2. Students research the candidates and their issues (which was difficult because at that time, the candidates were "dropping like flies" and students were simply trying to keep up to date with the active candidates!)
  3. Students looking deeper into issues of Conservative and Liberal. Debate between KS and CT over the issues. KS takes liberal view, CT takes conservative view because that's not the "natural" view of the students. They are learning through the others' words.
  4. Schools abroad come aboard to begin sharing their elections process. First volunteer: Vincent Mespoulet from Manosque, France.
  5. Students begin recording the results of states' Primaries and Caucuses, and noting who's ahead. (this continues nearly ad infinitum)
  6. Students then begin tallying SuperDelegates and what those mean to the convention process
  7. Students begin researching the convention process and the electoral college.
  8. More schools from other countries begin coming aboard. Students begin to dialogue to them the meaning of "democracy" globally and the role the US plays in expanding the vision.
  9. Students begin crafting their messages to the candidates OR to the next President. They learn about persuasive techniques and how to package a message to the media.
  10. Students continue to follow the delegate tally and decide how to help support the candidate of their choice.
  11. Students and schools have the option of continuing the wiki through to November, adding information about the Convention process and happenings, as well as the race and debates coming up to November.


Evaluation:


Survey will be sent out for teachers and students involved regarding their enjoyment and flexibility of the project.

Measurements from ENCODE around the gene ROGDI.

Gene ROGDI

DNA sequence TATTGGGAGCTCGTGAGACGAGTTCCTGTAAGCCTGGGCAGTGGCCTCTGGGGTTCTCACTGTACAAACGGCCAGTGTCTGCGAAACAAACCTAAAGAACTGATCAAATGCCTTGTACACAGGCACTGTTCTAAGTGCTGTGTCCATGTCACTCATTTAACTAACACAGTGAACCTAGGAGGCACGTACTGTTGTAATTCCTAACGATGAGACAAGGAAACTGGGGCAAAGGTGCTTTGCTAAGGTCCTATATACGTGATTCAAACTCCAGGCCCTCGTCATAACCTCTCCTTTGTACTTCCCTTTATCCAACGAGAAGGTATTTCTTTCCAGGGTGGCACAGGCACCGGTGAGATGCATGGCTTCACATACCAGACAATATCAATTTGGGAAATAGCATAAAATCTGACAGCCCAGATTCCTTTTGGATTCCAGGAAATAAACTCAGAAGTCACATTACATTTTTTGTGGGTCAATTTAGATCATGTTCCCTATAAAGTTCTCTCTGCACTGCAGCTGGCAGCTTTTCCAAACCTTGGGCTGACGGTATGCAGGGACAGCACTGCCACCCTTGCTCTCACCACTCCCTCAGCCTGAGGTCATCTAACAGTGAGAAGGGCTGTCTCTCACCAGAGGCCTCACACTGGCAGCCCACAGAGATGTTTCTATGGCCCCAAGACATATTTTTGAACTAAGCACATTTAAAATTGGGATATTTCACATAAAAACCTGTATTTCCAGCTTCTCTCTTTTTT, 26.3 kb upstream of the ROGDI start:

A rubric will be developed regarding the learned objectives (listed above) and measuring the messages created for the candidate.

Students will also self-evaluate and peer-evaluate the final products, sharing ideas for making the messages better and stronger before they're sent.


Overall outcomes:


EXPECTED: Students understand that others across the world have a very different view of what democracy is to their people as well as to the US and that the process can look very different, yet have a similar purpose.

Students will have the added experience of realizing that we can easily learn from others' points of view and that connection is merely a few clicks away.

Students will have a better perspective of what the elections process *can* mean to their futures and realize that direct participation is something easily done.

Teachers will continue to share this learning and information at local, regional, and national conferences, demonstrating how easy and accessible it is for even a novice to plan and implement a project that impacts not only your own students, but also creates ripple effects out to the rest of the world.



I think that learning can be messy and that the wiki does not need to have every loose end tied, knowing that students may have already learned from the first few primaries, and can easier just report out the results as the campaign trail continues.